By: Ismelda R. Correa. Originally published in the ASC Newsletter, No. 22, pg. 77-78.
I was in residence with the Arctic Studies Center as a social media intern as part of the University of Houston partnership with the Smithsonian for three-weeks. The idea of working on social media in an anthropology office was a new experience for me. While I am confident in my technical knowledge—my major is chemical engineering—I knew I was going to work on two subjects I had limited experience with: social media and the Arctic. Don’t misunderstand me. While I am active on social media as much as every other 20-year-old, I did lack a Twitter and Instagram account. Additionally, I did not know how a research center in the most visited natural history museum in the world used Facebook. Could they post memes?
With her cheerful and approachable personality, my mentor, Meghan Mulkerin, soothed my worries soon after meeting her. My assignment was to provide the Arctic Studies Center (ASC) feedback on their social media outreach, which ranged from their own website and blog, Magnetic North, to platforms like Facebook, Twitter, and YouTube, and to create some content of my own working with Meghan and Bill Fitzhugh. A few days after starting my internship, Meghan arranged for me to meet two other social media experts within the Smithsonian community; Maria Anderson, the Press Secretary for Latino Media and Adriel Luis, the Curator of Digital and Emerging Media at the Asian Pacific American Center. In our separate meetings, they discussed successful social media strategies and answered all of my questions. By the end of the meetings, I was better prepared to complete my assignment and amazed at the support the Smithsonian Institution offers to its interns.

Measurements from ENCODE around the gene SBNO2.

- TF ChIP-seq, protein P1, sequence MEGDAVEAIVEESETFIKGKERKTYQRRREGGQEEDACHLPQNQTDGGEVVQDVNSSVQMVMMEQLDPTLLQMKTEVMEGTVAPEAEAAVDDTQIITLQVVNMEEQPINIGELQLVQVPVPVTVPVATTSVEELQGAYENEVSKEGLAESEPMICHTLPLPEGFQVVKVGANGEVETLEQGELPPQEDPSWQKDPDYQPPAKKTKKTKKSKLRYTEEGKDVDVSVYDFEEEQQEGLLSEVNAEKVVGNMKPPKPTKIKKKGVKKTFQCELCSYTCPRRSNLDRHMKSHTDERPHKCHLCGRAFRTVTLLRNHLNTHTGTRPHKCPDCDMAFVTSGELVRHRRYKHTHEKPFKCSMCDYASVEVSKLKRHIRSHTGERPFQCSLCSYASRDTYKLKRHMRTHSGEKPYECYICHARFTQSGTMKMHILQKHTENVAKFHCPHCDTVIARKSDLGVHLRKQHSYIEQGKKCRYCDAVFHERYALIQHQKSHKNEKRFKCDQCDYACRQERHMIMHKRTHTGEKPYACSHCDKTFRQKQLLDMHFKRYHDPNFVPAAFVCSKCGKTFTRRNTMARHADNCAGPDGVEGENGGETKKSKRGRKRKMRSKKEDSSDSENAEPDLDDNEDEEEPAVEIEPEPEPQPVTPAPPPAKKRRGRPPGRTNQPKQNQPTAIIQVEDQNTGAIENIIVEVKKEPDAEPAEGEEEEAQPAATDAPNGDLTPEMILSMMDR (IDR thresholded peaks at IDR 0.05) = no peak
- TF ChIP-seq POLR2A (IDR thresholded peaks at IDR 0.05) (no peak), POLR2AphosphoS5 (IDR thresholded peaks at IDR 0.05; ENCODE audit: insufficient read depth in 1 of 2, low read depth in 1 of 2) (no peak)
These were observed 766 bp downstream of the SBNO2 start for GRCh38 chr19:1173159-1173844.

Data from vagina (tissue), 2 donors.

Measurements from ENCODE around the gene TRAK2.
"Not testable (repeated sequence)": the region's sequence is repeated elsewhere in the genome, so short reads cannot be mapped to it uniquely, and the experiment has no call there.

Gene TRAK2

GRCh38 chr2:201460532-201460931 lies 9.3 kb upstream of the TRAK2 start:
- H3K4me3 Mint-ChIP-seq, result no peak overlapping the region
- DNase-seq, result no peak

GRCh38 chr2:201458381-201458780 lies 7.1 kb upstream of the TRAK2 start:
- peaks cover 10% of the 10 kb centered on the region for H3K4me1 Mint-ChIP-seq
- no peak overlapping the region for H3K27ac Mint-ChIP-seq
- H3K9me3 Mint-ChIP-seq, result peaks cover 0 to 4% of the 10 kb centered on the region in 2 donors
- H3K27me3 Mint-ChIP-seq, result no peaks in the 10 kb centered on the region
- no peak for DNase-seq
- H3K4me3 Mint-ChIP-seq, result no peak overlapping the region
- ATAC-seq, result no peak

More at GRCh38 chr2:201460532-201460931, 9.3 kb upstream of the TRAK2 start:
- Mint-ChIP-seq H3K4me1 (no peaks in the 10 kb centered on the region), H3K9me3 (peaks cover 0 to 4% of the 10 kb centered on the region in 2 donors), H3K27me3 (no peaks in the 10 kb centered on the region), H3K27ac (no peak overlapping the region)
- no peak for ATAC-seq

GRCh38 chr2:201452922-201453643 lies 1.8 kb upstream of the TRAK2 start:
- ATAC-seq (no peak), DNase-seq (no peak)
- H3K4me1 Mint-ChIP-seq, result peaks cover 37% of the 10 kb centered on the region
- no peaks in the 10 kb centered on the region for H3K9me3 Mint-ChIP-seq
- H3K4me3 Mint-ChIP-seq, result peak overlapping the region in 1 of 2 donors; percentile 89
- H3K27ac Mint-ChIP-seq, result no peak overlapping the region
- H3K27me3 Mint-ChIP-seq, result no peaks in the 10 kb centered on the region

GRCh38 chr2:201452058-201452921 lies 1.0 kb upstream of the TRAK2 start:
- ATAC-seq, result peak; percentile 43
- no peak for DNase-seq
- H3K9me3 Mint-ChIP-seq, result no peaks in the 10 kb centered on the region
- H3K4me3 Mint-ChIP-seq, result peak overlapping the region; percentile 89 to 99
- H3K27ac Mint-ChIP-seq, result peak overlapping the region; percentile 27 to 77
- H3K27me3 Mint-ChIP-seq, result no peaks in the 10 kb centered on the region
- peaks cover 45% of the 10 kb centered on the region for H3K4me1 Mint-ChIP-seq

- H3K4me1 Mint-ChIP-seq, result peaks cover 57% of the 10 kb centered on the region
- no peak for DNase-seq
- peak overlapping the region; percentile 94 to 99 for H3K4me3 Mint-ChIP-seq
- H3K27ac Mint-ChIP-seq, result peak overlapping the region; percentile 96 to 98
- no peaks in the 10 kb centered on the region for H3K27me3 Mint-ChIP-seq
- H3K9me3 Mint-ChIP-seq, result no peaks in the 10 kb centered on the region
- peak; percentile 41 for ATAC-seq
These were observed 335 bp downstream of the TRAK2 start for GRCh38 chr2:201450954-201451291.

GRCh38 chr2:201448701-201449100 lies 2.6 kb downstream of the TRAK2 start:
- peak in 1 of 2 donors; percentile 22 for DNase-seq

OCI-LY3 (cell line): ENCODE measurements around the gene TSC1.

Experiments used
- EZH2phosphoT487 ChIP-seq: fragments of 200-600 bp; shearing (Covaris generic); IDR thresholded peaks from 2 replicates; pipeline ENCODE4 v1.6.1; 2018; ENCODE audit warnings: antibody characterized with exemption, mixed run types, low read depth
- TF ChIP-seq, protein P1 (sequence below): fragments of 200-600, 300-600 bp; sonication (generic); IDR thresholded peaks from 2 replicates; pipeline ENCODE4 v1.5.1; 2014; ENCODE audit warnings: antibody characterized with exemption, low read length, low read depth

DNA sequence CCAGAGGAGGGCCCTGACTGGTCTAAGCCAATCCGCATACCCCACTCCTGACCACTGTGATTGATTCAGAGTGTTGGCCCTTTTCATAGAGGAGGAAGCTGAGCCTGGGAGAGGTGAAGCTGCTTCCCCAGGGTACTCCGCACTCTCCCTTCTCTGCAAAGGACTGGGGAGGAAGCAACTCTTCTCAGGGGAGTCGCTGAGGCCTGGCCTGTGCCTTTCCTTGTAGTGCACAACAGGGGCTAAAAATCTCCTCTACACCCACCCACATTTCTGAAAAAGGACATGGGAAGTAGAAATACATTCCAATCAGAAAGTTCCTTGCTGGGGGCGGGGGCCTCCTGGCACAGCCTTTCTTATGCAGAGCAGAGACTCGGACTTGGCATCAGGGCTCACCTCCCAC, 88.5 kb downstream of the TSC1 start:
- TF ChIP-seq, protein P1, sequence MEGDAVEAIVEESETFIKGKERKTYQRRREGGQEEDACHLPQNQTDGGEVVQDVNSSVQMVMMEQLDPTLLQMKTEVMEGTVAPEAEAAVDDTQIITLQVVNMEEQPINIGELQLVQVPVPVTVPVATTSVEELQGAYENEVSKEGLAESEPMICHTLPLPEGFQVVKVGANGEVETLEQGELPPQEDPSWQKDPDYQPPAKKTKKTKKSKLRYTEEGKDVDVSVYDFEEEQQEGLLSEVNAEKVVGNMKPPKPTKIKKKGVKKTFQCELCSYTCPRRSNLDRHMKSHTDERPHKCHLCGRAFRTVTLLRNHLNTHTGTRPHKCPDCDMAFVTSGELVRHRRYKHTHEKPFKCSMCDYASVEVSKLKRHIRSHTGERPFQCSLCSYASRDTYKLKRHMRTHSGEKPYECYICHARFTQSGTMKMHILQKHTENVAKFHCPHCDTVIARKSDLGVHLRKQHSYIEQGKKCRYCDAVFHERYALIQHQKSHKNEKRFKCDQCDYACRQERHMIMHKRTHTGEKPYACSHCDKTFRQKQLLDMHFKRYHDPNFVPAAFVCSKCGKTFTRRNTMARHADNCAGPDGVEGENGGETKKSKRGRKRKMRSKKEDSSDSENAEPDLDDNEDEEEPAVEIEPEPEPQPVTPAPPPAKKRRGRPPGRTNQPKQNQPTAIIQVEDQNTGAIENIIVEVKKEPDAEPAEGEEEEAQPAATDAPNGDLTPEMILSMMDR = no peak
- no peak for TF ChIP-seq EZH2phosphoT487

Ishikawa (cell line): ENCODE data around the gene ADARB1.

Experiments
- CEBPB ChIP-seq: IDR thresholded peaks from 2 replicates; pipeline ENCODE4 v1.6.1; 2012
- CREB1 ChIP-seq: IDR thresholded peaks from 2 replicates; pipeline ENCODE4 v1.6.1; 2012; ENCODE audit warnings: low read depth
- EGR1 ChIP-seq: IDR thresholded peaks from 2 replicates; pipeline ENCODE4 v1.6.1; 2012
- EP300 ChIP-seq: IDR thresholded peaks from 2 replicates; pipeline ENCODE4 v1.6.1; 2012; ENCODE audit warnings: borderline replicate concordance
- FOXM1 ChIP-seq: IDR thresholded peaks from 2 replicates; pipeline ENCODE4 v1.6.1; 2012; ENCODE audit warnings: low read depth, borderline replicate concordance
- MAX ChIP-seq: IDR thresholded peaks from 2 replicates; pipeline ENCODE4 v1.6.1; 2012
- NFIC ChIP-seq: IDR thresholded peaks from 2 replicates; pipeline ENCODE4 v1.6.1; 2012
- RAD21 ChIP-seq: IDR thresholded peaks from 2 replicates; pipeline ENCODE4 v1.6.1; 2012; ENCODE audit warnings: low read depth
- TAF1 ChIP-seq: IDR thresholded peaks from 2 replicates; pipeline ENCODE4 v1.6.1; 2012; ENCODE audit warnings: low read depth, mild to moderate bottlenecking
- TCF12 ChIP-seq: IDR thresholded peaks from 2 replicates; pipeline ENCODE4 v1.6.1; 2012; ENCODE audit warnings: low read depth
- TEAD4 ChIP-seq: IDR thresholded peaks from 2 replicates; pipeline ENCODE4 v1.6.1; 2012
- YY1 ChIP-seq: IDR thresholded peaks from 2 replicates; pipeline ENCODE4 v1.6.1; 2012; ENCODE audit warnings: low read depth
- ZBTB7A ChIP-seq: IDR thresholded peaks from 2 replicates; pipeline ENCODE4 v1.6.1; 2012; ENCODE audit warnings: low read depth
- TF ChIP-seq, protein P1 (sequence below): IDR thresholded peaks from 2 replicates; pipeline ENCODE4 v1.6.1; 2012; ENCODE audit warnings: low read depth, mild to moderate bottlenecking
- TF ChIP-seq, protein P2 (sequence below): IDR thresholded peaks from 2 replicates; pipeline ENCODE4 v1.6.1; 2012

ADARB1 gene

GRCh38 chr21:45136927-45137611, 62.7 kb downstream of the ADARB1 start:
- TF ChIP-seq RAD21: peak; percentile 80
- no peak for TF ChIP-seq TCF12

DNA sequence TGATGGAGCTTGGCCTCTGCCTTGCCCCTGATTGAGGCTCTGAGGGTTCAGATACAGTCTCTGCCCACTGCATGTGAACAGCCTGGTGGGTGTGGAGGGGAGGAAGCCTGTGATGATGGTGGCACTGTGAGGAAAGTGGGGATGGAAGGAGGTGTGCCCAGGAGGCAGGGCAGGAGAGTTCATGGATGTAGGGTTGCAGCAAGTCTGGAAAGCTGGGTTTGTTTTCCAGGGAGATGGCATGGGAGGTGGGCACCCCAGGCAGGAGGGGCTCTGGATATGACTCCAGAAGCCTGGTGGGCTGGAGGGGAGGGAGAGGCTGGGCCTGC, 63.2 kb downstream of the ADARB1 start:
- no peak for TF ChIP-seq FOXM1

As I was learning about the do’s and don’ts of the various social media platforms, I worked on honing my tweeting skills. In an attempt to use the information I had learned on successfully engaging with our followers on Arctic subjects, I came up with my first tweet. As the day progressed, I constantly monitored the amount of retweets and favorites. Needless to say, I am extremely proud of it. As a note, the Unangax/Aleut people live in the Aleutian Islands located in western Alaska.
One of the benefits of interning at the Smithsonian’s NMNH is the behind the scenes access interns and fellows have to the collections. While my internship was short-term, I got to see three different collections, the Burgess Shale, paleobiology (fossil marine mammals) and the birds collection. The tours were led by researchers within the departments that encouraged our questions.
As the end of my internship approaches, I appreciate social media is more than a form of entertainment. It is a powerful tool museums are using, and constantly improving, to engage with the American public; a public that has changed and is constantly changing the way they obtain information. Most of all, I have to praise the willingness of the Smithsonian Institution and the smaller research-divisions it is made up of (like the Arctic Studies Center) to embrace the use of social media to reach out to the American public in order to uphold their mission of increasing and spreading knowledge.
If you are interested in learning more about internships at the Smithsonian, please visit the Office of Fellowships and Internships. Watch the video below for more on what Isme and her fellow interns from the University of Houston had to say about their experiences at the Smithsonian!